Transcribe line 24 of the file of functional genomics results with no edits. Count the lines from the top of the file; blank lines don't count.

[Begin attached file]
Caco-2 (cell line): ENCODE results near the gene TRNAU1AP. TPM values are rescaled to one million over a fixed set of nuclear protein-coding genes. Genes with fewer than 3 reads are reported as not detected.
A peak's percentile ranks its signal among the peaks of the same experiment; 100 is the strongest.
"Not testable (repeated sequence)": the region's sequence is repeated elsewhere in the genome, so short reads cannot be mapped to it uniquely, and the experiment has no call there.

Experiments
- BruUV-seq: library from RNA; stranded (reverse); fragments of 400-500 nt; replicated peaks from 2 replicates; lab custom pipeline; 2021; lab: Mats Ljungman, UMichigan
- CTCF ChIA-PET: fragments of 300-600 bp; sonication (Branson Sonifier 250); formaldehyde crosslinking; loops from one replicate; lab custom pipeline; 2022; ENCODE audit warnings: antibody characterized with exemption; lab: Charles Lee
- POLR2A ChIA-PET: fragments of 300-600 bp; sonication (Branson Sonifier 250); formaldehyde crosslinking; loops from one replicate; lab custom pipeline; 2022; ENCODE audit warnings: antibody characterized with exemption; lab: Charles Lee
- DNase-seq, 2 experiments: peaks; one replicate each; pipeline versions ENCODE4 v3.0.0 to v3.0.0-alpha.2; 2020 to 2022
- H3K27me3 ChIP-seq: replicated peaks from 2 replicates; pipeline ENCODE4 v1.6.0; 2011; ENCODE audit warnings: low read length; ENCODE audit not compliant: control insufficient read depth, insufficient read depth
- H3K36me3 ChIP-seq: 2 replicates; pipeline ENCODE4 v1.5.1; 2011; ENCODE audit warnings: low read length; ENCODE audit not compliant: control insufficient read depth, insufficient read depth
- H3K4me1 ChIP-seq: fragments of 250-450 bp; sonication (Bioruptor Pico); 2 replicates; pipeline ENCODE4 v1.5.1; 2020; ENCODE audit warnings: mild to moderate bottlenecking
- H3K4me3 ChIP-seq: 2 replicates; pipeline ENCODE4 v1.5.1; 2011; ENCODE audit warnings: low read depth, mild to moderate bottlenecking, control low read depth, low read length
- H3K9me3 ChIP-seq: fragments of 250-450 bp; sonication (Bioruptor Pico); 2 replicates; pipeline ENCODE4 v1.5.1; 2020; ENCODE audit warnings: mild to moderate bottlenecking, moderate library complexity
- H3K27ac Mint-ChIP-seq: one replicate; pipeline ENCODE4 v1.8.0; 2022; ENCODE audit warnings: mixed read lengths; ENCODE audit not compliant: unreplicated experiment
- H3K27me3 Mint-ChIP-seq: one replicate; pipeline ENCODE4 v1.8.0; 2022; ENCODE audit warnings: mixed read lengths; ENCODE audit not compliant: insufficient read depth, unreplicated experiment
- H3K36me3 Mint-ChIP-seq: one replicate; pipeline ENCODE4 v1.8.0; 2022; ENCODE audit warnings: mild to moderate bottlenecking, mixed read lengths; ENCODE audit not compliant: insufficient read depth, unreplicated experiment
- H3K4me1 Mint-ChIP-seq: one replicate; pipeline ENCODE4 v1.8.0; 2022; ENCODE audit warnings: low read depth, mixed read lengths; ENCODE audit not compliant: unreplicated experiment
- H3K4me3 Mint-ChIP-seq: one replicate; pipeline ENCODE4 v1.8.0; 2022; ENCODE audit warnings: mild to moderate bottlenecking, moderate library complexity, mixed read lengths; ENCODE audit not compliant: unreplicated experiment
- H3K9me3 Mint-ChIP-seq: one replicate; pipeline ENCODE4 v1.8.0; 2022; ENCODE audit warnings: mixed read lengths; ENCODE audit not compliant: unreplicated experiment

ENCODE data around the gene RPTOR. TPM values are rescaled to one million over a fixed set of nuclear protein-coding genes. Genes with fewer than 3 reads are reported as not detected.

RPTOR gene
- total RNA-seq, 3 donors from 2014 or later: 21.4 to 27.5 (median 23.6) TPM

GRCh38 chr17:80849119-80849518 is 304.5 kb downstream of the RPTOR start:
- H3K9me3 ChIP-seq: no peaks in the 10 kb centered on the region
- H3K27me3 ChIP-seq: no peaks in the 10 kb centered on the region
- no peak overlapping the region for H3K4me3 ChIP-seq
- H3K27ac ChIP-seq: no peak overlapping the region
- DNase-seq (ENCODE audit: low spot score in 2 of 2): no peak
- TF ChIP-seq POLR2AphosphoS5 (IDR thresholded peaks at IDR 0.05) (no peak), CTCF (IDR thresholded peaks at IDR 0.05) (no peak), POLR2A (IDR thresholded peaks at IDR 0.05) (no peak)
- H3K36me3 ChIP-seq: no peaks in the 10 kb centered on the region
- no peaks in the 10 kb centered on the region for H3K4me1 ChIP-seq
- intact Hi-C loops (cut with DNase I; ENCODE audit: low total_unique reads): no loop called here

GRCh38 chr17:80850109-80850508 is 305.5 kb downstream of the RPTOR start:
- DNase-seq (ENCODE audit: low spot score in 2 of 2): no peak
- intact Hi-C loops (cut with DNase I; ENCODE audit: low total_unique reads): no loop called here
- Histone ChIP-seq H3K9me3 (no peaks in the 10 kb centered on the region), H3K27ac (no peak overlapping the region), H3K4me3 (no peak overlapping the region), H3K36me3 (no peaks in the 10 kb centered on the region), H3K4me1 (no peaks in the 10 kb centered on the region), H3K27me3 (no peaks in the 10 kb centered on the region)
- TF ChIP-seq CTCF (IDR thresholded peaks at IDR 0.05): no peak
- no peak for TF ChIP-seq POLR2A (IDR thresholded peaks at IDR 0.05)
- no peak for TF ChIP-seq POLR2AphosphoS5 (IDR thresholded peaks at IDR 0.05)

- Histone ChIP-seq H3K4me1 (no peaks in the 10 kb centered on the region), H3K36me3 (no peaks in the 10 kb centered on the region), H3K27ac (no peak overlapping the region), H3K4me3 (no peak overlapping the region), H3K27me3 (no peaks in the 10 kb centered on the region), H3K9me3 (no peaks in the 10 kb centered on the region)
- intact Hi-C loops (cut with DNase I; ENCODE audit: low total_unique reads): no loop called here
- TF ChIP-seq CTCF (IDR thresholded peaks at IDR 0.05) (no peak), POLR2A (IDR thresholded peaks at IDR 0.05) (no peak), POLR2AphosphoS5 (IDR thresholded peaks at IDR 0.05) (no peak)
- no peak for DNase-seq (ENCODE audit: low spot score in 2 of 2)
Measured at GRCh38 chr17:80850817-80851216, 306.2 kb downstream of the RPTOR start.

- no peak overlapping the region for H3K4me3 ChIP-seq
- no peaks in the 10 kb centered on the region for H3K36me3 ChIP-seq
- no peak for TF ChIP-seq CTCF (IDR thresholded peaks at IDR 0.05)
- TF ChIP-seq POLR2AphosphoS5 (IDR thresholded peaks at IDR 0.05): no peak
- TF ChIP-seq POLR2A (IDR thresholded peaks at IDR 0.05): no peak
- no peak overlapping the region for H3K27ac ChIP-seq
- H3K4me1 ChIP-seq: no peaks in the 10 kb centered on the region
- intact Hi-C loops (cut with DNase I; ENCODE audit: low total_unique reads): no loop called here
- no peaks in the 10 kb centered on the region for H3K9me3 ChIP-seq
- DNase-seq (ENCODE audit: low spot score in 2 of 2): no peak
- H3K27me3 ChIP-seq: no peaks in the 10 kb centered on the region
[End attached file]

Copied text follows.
- H3K9me3 ChIP-seq: no peaks in the 10 kb centered on the region